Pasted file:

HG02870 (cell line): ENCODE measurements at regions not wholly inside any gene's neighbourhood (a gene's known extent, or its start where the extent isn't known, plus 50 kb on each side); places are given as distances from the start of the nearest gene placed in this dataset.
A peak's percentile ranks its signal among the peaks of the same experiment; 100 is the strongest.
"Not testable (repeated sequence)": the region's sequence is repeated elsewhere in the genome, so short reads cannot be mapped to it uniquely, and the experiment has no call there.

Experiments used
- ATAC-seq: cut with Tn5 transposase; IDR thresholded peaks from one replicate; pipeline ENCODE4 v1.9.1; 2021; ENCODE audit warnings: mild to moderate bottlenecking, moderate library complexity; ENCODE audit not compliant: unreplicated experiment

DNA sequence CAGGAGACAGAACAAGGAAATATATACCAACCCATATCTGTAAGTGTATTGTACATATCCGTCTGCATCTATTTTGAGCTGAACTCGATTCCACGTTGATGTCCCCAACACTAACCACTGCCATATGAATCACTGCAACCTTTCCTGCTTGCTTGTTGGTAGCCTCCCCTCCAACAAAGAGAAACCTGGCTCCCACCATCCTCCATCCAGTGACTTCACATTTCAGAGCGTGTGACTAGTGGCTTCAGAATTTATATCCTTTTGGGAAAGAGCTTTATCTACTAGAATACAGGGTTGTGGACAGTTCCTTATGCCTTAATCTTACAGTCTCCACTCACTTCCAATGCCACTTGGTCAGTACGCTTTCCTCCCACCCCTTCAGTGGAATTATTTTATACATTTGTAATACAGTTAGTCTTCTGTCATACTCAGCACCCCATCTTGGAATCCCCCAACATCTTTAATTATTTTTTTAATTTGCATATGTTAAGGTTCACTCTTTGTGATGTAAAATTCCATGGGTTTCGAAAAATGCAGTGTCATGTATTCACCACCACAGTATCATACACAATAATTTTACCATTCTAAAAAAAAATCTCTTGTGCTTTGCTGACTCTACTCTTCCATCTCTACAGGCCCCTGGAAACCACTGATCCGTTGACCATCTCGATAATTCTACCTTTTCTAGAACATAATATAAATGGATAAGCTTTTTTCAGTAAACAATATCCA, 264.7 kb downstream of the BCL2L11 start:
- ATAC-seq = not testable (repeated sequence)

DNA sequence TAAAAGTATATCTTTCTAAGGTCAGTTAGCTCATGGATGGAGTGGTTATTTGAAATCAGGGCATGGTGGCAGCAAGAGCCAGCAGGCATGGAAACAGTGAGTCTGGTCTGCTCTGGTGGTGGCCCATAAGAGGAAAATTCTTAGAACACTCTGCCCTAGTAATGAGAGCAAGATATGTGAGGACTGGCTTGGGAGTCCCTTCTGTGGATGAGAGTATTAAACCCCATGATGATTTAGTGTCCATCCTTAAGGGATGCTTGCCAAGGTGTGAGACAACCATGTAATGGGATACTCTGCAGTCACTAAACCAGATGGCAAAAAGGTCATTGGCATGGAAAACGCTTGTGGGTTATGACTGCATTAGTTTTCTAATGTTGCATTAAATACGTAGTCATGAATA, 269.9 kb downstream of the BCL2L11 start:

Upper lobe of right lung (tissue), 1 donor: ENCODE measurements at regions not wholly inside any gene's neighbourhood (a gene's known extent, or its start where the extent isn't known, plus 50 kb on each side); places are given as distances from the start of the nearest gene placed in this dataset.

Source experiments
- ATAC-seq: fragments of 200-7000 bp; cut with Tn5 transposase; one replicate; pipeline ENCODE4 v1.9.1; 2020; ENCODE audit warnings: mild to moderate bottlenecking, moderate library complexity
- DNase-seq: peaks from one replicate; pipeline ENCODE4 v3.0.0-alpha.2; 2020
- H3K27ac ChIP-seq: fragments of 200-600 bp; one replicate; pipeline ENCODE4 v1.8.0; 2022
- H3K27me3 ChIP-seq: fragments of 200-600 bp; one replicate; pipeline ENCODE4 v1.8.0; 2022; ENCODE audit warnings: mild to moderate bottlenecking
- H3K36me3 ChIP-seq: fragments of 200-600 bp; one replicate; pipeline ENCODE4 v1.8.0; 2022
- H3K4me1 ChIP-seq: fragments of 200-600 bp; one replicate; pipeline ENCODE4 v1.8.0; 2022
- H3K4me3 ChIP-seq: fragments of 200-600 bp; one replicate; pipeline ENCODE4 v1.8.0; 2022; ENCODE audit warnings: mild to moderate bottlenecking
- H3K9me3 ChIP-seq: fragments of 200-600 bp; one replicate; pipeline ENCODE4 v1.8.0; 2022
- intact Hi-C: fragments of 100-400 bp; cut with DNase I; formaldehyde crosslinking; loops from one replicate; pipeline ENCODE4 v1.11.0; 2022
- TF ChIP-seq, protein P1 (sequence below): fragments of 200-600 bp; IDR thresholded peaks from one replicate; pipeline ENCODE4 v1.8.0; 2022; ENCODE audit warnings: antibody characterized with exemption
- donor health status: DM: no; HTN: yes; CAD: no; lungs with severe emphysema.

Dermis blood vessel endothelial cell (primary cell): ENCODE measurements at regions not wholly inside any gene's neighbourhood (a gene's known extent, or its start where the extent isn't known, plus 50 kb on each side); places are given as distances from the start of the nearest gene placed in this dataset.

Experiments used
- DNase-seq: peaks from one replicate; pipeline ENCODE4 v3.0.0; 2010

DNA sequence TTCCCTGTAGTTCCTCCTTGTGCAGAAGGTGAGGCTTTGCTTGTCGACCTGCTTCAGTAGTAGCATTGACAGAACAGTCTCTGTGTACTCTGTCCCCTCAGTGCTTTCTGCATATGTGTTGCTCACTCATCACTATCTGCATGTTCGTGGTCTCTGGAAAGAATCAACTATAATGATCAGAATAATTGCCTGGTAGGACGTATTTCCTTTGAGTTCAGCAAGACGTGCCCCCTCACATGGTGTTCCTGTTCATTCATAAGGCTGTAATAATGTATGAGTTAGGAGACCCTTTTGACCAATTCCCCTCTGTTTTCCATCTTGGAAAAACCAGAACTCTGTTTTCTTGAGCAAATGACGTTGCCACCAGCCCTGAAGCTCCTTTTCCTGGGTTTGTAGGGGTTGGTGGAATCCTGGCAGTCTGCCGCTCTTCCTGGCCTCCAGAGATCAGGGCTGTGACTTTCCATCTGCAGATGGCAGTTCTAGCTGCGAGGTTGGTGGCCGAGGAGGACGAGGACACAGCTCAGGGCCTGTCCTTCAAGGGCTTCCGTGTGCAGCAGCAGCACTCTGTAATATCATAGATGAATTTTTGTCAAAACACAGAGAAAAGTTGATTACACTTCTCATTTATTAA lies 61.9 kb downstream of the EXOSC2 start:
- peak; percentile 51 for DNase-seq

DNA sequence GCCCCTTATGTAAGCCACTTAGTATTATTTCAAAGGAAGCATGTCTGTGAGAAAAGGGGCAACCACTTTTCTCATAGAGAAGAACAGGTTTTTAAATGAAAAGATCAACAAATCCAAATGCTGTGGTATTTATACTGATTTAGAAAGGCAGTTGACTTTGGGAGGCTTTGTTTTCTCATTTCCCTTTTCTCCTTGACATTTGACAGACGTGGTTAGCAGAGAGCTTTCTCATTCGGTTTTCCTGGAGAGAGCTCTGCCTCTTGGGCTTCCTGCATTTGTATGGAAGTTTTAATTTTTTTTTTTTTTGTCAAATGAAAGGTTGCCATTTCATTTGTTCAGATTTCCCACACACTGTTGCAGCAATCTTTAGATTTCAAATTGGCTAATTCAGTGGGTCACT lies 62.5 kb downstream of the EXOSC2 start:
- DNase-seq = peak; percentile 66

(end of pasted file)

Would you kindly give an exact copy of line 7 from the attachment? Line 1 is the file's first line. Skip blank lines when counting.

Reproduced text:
- ATAC-seq = not testable (repeated sequence)